I’d tell them that the County was a big area, that I reported for a rural portion of the county and could give a damn less what happened in Redding. I needed to know if the case was in Eastern Shasta County.

Their approach was that it was too bad, they didn’t even tell the manager if it was in his district. I wasn’t going to get it either.

Finally, when I didn’t bother to report on it, they began to tell us if it was in the city, I-5 area, western or eastern area.

I heard on the grapevine that we had a case in the Fall River Valley. That the man, who happened to be a customer, had been admitted to the hospital and finally transferred to Redding which fell in a plausible scenario. I checked with sources at Mayers and they claimed not to have heard anything.

I checked with Rick Dougherty, now manager of my district and he hadn’t heard anything.

Then I went to a meeting Wednesday and Dougherty told me he had heard from sources in the Redding area that indeed we had a case in Fall River Mills.

I kinda came unglued.

So Friday I called Dr. Deckert who heads the Health Department and true to most county departments on Friday got answering machines.

So I told the answering machine who I was, what I wanted and what I thought of them and the situation.

Then, finally desperate enough to do my job the right way, called the victim of the virus.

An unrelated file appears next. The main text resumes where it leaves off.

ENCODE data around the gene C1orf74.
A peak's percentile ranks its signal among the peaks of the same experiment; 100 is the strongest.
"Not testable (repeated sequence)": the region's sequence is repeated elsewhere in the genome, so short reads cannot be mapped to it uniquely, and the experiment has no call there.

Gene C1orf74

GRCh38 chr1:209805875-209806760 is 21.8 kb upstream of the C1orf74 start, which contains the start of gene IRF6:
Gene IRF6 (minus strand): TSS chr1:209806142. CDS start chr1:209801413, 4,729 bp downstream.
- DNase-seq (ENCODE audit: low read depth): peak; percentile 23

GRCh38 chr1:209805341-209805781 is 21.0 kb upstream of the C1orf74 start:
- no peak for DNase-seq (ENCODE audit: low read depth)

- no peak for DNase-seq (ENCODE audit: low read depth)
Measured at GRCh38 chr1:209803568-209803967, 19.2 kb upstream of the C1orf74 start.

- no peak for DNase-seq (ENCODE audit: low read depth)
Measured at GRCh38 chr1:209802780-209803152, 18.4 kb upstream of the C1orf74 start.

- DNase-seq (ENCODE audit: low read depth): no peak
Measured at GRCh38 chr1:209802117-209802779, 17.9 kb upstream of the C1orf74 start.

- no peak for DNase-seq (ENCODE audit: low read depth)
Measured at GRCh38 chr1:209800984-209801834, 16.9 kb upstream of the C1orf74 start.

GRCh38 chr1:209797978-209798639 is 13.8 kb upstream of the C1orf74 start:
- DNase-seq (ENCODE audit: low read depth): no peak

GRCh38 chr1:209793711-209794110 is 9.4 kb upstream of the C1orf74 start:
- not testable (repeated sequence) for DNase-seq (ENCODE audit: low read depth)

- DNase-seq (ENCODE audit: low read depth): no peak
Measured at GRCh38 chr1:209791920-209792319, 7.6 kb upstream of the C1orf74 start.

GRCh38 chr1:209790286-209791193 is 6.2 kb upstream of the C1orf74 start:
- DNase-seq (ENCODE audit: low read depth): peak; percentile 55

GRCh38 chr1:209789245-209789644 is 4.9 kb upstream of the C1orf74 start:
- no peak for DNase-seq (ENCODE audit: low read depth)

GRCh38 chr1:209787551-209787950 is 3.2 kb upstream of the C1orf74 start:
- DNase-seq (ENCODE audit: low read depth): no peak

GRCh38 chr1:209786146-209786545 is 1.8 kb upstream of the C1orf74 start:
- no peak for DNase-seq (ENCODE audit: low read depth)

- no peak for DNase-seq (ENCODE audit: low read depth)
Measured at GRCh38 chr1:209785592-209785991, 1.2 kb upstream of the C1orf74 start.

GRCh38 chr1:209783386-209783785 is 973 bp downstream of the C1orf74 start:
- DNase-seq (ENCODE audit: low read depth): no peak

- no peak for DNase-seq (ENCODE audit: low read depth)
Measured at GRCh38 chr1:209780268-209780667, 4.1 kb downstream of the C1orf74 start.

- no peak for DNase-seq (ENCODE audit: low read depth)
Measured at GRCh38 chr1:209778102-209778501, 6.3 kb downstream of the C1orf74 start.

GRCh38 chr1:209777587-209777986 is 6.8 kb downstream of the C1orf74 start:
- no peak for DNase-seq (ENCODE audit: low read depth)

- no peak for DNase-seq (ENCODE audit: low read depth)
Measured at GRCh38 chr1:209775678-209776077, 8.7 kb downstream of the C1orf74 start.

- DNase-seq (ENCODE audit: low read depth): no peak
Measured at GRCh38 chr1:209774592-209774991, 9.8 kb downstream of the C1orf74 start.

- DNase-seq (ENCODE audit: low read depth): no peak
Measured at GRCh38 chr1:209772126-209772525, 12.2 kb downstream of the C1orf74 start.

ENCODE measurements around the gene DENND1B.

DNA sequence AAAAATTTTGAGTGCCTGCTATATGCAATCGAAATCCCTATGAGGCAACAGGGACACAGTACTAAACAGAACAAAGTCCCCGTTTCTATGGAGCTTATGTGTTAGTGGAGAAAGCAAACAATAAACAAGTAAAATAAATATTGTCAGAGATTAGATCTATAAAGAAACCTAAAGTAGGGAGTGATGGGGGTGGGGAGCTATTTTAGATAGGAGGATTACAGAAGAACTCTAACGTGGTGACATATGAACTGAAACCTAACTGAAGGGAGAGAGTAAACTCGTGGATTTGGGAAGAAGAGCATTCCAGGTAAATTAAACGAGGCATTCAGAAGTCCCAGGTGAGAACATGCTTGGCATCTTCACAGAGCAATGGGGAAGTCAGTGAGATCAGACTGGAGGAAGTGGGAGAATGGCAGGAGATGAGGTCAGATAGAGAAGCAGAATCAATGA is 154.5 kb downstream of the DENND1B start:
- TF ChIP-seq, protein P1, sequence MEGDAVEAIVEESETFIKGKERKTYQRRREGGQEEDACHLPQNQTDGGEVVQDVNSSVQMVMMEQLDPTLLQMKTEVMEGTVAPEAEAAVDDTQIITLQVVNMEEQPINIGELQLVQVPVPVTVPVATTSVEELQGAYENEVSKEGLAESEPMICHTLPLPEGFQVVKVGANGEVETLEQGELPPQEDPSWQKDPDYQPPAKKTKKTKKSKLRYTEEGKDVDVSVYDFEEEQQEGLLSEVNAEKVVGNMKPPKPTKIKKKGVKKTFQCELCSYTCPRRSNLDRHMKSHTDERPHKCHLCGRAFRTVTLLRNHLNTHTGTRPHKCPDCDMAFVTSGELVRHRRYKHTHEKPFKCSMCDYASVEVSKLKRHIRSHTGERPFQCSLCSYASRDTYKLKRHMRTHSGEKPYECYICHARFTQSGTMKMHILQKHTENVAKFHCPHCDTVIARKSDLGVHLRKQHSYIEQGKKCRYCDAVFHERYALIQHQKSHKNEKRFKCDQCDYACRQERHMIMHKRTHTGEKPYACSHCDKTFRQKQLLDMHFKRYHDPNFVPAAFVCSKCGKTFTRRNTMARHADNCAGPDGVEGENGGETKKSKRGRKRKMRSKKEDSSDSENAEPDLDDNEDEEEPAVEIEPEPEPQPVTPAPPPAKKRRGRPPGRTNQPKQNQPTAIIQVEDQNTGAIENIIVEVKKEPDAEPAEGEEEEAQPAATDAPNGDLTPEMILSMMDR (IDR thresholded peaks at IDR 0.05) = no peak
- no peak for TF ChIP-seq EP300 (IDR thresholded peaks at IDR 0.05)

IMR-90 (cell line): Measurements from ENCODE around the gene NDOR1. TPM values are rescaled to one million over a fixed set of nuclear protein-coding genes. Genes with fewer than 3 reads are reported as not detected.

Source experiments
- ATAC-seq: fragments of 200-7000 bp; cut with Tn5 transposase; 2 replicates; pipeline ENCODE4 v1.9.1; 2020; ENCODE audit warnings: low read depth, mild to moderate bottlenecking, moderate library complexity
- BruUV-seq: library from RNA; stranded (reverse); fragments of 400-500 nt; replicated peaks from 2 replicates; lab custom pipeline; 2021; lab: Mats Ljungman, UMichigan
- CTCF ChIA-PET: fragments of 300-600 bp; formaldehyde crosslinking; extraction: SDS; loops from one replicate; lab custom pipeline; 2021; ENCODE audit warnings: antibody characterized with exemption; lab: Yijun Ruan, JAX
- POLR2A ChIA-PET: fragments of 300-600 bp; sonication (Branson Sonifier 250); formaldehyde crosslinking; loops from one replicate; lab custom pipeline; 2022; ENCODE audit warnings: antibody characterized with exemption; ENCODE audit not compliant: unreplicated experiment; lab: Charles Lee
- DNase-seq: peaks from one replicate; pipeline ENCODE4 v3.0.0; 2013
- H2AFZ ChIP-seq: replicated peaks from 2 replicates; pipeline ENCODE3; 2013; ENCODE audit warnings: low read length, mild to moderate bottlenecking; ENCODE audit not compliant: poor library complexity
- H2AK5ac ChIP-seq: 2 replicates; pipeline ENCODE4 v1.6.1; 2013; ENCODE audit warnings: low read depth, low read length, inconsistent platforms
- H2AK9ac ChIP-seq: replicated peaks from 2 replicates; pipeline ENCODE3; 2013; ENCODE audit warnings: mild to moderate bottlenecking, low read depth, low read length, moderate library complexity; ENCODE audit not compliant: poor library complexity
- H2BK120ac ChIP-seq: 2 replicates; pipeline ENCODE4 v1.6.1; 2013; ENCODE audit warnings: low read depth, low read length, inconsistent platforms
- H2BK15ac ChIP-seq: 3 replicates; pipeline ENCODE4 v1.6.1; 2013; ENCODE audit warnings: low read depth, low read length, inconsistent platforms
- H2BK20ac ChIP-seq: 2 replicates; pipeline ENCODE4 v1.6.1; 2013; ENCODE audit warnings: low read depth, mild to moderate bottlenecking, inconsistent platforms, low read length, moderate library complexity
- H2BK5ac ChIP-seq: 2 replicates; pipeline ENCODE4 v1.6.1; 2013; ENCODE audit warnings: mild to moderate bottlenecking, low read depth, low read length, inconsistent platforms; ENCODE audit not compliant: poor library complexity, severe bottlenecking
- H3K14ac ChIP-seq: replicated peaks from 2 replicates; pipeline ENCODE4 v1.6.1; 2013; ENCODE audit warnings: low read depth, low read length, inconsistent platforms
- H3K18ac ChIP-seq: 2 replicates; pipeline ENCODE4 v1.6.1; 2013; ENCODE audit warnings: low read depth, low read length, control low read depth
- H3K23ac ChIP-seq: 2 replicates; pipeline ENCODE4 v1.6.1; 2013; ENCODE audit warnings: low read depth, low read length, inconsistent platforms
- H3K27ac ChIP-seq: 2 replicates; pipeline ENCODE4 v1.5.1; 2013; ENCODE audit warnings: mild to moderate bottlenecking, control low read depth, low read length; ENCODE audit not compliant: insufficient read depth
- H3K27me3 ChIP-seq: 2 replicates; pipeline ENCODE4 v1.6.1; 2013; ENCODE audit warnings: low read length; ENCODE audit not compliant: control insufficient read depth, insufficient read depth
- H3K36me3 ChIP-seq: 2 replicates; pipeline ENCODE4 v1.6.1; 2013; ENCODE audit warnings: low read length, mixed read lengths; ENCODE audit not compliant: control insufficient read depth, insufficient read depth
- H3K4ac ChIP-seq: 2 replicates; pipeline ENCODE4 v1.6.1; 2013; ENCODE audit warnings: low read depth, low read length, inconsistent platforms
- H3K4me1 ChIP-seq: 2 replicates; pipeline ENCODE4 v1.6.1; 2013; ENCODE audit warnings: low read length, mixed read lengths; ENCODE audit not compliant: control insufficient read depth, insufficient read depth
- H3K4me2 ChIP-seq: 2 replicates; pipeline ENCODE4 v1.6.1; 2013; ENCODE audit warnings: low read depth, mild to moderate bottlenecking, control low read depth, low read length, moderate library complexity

He had no problem with me using his name. Told me everything I needed to know. That was when I found out he had contracted the virus in Magalia and had been hospitalized at Enlow in Chico.

Needless to say I then called Deckert’s office back and actually reached a real person, a pleasant young woman who thankfully hadn’t heard my message, but promised to convey my apologies to Deckert.

However, HIPPA be damned, the Shasta County Health Department is hiding behind it, saying they might violate a patient’s privacy by saying a victim is male and lives in the Intermountain Area. That is silly and the problem is that if people know that there is a case in the immediate area they will undoubtedly take precautions they might not otherwise take. It is absolutely ludicrous that they won’t tell the managers so extra attention can be brought to bear on an area the manager wasn’t aware of.

Person on the Street
How long should it take to build a bridge?

“Due to the humanity side of the issue we need federal attention brought to it some how due to the potential harm due to the lack of (emergency) response time.”
Javier Chico
Day Road


“I watched them build the Benicia Martinez Bridge over the San Francisco Bay in three years. So the Pit River should take a private contractor four months.”
Toby Corder
Pittville

“No more than a year! However, when you are dealing with the goverment and state it will take a lot longer”
Donna Hamilton
McArthur


If you have a topic suggestion call us at 336-6262

Thank You
Thank you to all of you who offered thoughts and prayers to all of us at the passing of Lois Brown.

We want to thank the staff or all of the patience and thoughtful care they gave her during her stay at Mayers.

Thank you, Dr. Dahle, for everything you did for Lois and her family.

We want to say thank you to the Hat Creek Fire Department for making the reception so nice.

It makes us appreciate living in a small community and knowing there are so many caring people offering support of a loved one and their families.
Dave & Jim Brown and extended families
Judie Carpenter and extended family